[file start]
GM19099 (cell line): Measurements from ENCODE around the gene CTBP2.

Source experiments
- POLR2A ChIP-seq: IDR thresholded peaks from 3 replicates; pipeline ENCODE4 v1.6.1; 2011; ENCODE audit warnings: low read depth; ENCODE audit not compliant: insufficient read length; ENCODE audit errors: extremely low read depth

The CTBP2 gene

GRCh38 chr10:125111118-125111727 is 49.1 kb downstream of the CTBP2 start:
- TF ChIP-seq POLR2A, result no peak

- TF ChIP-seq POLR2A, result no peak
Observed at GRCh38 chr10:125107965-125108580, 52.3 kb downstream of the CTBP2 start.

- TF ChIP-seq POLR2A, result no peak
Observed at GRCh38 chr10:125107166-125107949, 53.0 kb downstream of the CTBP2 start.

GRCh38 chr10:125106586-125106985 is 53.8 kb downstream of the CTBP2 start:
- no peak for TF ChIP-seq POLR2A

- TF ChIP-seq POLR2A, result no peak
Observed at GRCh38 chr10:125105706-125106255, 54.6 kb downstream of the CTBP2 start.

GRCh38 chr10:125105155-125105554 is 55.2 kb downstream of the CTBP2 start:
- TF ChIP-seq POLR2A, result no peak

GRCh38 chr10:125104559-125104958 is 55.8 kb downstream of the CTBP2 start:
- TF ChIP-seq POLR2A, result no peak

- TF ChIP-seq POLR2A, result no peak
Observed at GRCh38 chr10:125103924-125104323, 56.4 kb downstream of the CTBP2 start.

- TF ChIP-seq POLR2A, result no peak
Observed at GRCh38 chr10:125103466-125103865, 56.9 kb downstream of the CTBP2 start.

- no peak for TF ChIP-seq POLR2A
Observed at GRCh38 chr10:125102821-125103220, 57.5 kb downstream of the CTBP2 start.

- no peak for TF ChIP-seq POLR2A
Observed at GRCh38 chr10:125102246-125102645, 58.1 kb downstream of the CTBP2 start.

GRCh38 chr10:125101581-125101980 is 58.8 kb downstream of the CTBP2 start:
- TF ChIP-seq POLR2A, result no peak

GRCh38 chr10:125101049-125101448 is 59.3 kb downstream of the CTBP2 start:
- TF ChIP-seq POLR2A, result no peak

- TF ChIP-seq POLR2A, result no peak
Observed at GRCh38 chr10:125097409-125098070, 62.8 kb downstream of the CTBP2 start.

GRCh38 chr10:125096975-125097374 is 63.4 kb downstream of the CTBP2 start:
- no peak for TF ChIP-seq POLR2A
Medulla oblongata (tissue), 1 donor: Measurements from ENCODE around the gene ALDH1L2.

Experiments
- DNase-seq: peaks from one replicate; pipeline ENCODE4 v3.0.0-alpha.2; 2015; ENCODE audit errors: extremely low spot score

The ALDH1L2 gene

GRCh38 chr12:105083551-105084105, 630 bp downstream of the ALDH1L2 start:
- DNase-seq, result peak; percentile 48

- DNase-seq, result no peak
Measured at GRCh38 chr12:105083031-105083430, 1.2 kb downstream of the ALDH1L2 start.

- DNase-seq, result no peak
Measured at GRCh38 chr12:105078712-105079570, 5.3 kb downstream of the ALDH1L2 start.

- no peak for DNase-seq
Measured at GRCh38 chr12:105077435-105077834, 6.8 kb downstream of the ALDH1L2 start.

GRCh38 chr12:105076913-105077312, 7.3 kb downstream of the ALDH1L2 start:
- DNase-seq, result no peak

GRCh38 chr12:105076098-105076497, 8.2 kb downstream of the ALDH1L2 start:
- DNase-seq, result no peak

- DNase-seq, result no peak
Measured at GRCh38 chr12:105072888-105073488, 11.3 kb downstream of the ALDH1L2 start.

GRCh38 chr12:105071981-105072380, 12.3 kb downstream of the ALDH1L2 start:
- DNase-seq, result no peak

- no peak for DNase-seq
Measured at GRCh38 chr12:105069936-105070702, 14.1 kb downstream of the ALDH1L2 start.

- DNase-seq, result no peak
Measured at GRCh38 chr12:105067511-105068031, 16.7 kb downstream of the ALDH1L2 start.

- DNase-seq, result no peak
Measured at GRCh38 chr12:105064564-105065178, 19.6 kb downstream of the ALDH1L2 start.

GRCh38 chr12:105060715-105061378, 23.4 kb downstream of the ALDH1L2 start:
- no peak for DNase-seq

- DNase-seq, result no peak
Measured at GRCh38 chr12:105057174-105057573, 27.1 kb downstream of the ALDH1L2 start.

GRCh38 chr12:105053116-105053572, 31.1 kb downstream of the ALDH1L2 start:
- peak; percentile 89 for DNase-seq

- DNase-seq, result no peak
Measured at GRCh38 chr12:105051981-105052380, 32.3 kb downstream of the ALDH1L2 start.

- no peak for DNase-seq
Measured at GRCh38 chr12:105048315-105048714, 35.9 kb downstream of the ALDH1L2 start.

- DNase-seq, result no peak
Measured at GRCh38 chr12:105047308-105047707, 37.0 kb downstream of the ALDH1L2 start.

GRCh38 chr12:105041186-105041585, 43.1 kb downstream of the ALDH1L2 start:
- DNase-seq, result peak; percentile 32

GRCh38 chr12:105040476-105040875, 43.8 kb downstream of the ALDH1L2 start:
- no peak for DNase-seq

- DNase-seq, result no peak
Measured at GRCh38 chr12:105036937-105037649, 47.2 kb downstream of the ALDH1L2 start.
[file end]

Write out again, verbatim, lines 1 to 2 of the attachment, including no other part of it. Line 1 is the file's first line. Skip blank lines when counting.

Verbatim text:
GM19099 (cell line): Measurements from ENCODE around the gene CTBP2.

Source experiments